Union tables new proposals in bid to resolve pensions dispute

Talks at mediation service Acas planned as strike action at UK universities enters fifth day

February 28, 2018
Strike placards

The University and College Union has tabled a new set of proposals which it believes could resolve the dispute over changes to UK higher education’s biggest pension scheme.

Announced after a meeting between the union and Universities UK, the proposals for the future of the Universities Superannuation Scheme come as strike action enters its fifth day at 61 universities across the country.

Both the UCU and UUK have agreed to go for further talks mediated by the Advisory, Conciliation and Arbitration Service, which are set to begin on Monday March 5.

UUK has proposed to scrap the element of pensions that guarantees members a certain level of income in retirement in a bid to close a deficit that the USS estimates to be £6.1 billion. The UCU claims the proposal would leave the average lecturer almost £10,000 a year worse off in retirement, compared with the current hybrid scheme.

Under UCU’s new proposals – which it says were drawn from both members’ demands and ideas put forward by university vice-chancellors – employers’ contributions would increase by 2.7 per cent while USS members would pay 1.4 per cent more. The salary cap for defined benefits would remain unchanged at £55,550, while the accrual rate would be reduced from 1/75th to 1/80th.

Speaking after the meeting with UUK, Sally Hunt, UCU’s general secretary, said: “At the core of our proposals is for universities to accept a small amount of increased risk, but only at a level a majority have recently said they are comfortable with.

“Doing this would enable us to provide a decent, guaranteed pension at a more modest cost with smaller contribution increases.” 

“UCU has been impressed by the ideas of many vice-chancellors who have intervened in the dispute. Our proposals for long-term reform reflect an attempt to reach a consensus around the challenges we face.”

A UUK spokesman described yesterday’s talks as “positive”, with both employers’ representatives and union leaders showing a willingness to work together to address the scheme’s financial challenges.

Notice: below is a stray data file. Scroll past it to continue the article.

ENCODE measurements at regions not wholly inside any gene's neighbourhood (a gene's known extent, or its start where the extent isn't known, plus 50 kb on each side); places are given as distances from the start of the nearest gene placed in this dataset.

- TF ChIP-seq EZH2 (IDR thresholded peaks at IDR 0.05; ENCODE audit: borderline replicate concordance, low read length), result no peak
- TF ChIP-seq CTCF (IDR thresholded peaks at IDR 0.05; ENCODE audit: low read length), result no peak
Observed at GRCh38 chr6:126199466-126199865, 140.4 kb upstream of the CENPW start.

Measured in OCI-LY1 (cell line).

“Further talks are being arranged,” he said, adding that UUK had asked UCU to stop the industrial action while talks continue to find a solution.

The meeting came after vice-chancellors at some of the UK’s biggest universities broke ranks to offer their support to their striking employees.

The principal of the University of Glasgow and leading UK economist Sir Anton Muscatelli, who joined staff at the picket line, said the university expressed a preference for retaining the defined benefit element of the scheme.

“Any settlement needs to be affordable to both employers and staff; it should be a long-term solution, to avoid the risk of further possible conflict at the time of the next USS valuation; and it needs to be framed in a way that is acceptable to the Pensions Regulator,” he said.

In an email sent by Alice Gast, president of Imperial College London and the college’s provost James Stirling, the institution called on UUK and USS to jointly convene an expert group “to provide full transparency on the assumptions, data and modelling approach that has been used”.

“We recognise that we have such experts at Imperial, and we will fully resource any staff who participate in this process,” the email said, adding that the university would be willing to carry its share of the risk of staying on the current scheme if this work went beyond the statutory deadline.  

After the five-day walk-out on 22, 23, 26, 27 and 28 of February, industrial action is set to escalate with strikes of four and five days in subsequent weeks.


You've reached your article limit.

Register to continue

Get a month's unlimited access to THE content online. Just register and complete your career summary.

Registration is free and only takes a moment. Once registered you can read a total of 3 articles each month, plus:

  • Sign up for the editor's highlights
  • Receive World University Rankings news first
  • Get job alerts, shortlist jobs and save job searches
  • Participate in reader discussions and post comments

Have your say

Log in or register to post comments